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We have been working on the high-level product planning phase for a client. We usually call it "a discovery phase".

It was "sold" in a way that we will deliver "Full-featured product vision, Project roadmap with milestones and pricing".

Now I would like to clearly understand what should be included in those documents, so that I can plan the work.

The easiest way is to ask sales and clients what is their expectations and what they want to see there. At the end - client will want "what is going to be delivered, when and how much"

However I would like to understand the differences better. For me, a proposal may include vision and roadmap. Also roadmap may include parts of vision (e.g. high-level features)

So I'm looking for some standards or best practices which outlines differences between roadmap , vision, proposal etc.

Could you suggest some reliable sources or probably you may answer here ?

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The Vision is the expected end state, especially as it pertains to the business/user/customer facing end state.

Simple example: Umbrella or similar product Vision: when walking outside I will be, using a light-weight, easily portable device, protected from sun, rain, wind.

Proposal will describe what product or service the contracting organization will deliver to the customer, especially in terms of measureable characteristics... characteristics defines sufficiently so the customer can view delivery, and the proposal and easily say 'yes' or 'no' to whether the contracted delivery was made.

Simple, relate example: We propose an device we will call an umbrella. It will be light-weight and will be portable. It will protect the user from rain. In sunny and windy weather it will also protect the user. It will be made of high quality materials that will be water prove and will opaque so as not to allow the hot sun to peak through. The material will be such that it will remain functional in strong winds, protecting the user while not collapsing.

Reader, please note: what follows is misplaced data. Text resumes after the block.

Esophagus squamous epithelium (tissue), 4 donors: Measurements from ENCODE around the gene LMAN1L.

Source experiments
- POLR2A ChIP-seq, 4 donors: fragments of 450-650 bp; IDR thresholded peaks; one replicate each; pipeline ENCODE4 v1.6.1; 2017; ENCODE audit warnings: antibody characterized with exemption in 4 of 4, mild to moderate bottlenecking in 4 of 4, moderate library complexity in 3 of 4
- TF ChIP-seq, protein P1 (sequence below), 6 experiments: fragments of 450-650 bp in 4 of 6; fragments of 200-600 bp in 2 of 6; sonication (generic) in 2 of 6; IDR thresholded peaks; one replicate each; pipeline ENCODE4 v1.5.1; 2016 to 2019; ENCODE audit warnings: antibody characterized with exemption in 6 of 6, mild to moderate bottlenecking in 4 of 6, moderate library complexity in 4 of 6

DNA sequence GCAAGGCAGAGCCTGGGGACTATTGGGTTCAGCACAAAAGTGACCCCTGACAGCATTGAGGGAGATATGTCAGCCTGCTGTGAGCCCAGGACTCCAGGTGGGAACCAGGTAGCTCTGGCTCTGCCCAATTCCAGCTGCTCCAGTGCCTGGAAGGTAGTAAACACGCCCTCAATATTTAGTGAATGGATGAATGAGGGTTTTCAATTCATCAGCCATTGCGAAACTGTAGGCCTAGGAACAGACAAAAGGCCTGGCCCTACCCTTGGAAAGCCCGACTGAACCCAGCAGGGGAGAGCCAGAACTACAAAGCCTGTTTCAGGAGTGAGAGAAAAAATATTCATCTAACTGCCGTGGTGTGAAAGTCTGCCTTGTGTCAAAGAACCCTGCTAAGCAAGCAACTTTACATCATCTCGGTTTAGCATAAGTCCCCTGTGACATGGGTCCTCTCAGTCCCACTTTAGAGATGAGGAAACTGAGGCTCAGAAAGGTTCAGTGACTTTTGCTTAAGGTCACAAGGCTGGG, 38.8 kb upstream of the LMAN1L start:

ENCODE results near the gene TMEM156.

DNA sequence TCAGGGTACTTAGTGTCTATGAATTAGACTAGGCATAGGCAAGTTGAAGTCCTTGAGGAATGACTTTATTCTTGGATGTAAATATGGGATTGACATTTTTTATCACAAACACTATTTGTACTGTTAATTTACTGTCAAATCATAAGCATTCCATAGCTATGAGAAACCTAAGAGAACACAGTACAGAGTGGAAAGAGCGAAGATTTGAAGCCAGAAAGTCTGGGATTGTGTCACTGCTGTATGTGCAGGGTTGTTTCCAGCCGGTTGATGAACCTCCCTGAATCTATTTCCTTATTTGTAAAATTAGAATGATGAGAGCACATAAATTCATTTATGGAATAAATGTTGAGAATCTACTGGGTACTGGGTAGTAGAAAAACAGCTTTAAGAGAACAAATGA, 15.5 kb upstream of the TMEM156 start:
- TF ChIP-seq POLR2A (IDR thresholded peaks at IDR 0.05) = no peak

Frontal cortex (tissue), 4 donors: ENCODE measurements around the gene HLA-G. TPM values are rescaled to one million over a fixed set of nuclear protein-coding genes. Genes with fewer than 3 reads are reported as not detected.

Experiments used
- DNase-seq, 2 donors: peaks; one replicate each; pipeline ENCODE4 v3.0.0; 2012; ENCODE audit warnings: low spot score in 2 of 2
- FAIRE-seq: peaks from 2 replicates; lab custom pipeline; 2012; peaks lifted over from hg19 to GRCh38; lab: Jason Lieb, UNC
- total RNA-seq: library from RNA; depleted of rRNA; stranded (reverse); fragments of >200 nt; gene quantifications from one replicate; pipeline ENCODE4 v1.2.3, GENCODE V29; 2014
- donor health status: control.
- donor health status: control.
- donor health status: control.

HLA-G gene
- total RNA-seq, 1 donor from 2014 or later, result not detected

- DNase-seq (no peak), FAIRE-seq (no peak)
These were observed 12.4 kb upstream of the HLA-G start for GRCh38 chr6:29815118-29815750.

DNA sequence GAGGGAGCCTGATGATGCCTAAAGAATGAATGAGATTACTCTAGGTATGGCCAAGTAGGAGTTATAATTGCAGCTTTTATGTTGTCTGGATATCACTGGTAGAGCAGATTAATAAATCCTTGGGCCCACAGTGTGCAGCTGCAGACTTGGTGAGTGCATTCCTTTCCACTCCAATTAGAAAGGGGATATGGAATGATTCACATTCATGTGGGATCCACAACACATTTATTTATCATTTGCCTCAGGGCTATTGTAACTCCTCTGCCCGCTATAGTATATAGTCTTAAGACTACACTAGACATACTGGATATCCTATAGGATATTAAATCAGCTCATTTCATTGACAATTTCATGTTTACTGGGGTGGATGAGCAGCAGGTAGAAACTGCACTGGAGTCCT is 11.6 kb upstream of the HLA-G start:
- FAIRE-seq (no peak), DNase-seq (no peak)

Roadmaps, in my experience have generally been related to products, rather than projects, although in some circles it may be used. My experience of a roadmap would be the plan for product features that would be released to the public at various times.

One simple example Credit Cards and associated systems.

introduction: They first came out and to use them the retailer used the monstrous swipe machine that transferred the image of the credit cards numbers to a carbon multipart form. Your received a copy and the merchant kept copies.

2nd phase or milestone on the roadmap: Magnet strip and magnetic strip readers

3rd phase or milestone on the roadmap: telephone transactions using 3 digit code

4th phase or milestone on the roadmap: online transactions

5th phase or milestone on the roadmap: hologram cards

6th phase : chip cards and chip readers

I am not a credit card systems expert, just a user, but if you have been around credit cards for any length of time, I think you will be able to relate to the concepts in the example relate to roadmaps. The roadmap in the conception stage would show each of the phases or milestones possibly one year apart. If credit cards were know today the roadmap may be as follows:

2016: Plastic cards with account number and expiration date

2017: Phase 2

2018: Phase 3

2019: Phase 4

etc.

Finally, I hesitate to perpetuate the term "best practices". Although it is well used, if not overused in industry, there can be no such evidentially sound concept. 'Best' would have to denote something to which the practice can be compared to determine it is indeed the 'Best'. Theoretically, it would have to be placed against every other similar practice and evidentially determined to be 'Best'.

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